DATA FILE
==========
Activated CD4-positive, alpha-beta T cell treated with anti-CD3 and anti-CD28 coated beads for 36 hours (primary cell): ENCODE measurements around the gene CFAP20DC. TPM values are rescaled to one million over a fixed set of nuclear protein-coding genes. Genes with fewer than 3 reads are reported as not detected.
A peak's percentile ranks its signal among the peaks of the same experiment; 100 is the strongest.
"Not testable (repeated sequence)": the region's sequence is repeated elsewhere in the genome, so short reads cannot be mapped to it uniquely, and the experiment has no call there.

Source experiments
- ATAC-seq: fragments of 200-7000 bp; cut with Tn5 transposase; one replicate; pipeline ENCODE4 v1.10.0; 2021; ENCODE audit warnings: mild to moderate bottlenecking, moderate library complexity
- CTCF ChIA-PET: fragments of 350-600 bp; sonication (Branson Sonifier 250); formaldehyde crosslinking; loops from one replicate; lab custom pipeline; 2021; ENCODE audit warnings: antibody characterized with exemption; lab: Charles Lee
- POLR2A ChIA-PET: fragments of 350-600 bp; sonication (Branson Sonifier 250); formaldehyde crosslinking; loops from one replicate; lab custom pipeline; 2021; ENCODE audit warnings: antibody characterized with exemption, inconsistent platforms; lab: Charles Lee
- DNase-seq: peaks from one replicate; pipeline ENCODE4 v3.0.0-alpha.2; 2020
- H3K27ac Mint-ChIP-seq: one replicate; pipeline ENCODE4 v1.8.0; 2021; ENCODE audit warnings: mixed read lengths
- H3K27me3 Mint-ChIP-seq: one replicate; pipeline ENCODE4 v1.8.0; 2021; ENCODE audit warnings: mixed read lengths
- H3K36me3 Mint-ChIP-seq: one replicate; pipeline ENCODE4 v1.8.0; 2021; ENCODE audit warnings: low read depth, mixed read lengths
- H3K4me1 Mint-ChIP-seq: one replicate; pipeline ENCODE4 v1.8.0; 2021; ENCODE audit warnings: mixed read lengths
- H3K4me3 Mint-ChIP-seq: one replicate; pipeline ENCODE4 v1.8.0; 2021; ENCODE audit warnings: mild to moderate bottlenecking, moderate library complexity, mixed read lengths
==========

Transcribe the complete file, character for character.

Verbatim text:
Activated CD4-positive, alpha-beta T cell treated with anti-CD3 and anti-CD28 coated beads for 36 hours (primary cell): ENCODE measurements around the gene CFAP20DC. TPM values are rescaled to one million over a fixed set of nuclear protein-coding genes. Genes with fewer than 3 reads are reported as not detected.
A peak's percentile ranks its signal among the peaks of the same experiment; 100 is the strongest.
"Not testable (repeated sequence)": the region's sequence is repeated elsewhere in the genome, so short reads cannot be mapped to it uniquely, and the experiment has no call there.

Source experiments
- ATAC-seq: fragments of 200-7000 bp; cut with Tn5 transposase; one replicate; pipeline ENCODE4 v1.10.0; 2021; ENCODE audit warnings: mild to moderate bottlenecking, moderate library complexity
- CTCF ChIA-PET: fragments of 350-600 bp; sonication (Branson Sonifier 250); formaldehyde crosslinking; loops from one replicate; lab custom pipeline; 2021; ENCODE audit warnings: antibody characterized with exemption; lab: Charles Lee
- POLR2A ChIA-PET: fragments of 350-600 bp; sonication (Branson Sonifier 250); formaldehyde crosslinking; loops from one replicate; lab custom pipeline; 2021; ENCODE audit warnings: antibody characterized with exemption, inconsistent platforms; lab: Charles Lee
- DNase-seq: peaks from one replicate; pipeline ENCODE4 v3.0.0-alpha.2; 2020
- H3K27ac Mint-ChIP-seq: one replicate; pipeline ENCODE4 v1.8.0; 2021; ENCODE audit warnings: mixed read lengths
- H3K27me3 Mint-ChIP-seq: one replicate; pipeline ENCODE4 v1.8.0; 2021; ENCODE audit warnings: mixed read lengths
- H3K36me3 Mint-ChIP-seq: one replicate; pipeline ENCODE4 v1.8.0; 2021; ENCODE audit warnings: low read depth, mixed read lengths
- H3K4me1 Mint-ChIP-seq: one replicate; pipeline ENCODE4 v1.8.0; 2021; ENCODE audit warnings: mixed read lengths
- H3K4me3 Mint-ChIP-seq: one replicate; pipeline ENCODE4 v1.8.0; 2021; ENCODE audit warnings: mild to moderate bottlenecking, moderate library complexity, mixed read lengths